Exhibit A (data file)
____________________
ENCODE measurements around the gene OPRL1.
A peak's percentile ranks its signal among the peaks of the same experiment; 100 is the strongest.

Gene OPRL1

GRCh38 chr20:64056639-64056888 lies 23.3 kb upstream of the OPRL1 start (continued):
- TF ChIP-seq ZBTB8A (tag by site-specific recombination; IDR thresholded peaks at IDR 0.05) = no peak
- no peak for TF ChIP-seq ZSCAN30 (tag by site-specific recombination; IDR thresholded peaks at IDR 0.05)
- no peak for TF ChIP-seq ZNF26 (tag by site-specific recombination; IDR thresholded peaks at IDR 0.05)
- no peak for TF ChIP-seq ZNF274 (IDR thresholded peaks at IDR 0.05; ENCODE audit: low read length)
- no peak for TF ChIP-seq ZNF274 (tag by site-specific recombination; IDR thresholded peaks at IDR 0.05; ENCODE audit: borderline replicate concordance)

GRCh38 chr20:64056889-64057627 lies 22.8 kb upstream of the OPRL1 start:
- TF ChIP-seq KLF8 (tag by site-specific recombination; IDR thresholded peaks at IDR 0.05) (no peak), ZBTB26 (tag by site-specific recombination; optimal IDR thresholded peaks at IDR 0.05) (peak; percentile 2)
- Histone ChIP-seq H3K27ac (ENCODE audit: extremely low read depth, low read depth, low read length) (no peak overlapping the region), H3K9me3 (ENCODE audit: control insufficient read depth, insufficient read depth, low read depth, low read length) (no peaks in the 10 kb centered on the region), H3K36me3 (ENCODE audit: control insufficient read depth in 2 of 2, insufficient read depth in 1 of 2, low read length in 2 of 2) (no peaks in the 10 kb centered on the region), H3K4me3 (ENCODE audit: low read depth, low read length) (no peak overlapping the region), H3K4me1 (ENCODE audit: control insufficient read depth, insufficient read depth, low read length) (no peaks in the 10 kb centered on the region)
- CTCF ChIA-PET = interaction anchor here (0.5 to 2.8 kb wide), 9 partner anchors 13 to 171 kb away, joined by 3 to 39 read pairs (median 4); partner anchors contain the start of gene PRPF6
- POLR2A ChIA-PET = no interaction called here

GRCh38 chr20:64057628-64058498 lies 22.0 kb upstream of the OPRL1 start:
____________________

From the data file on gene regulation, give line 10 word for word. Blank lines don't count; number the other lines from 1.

GRCh38 chr20:64056889-64057627 lies 22.8 kb upstream of the OPRL1 start: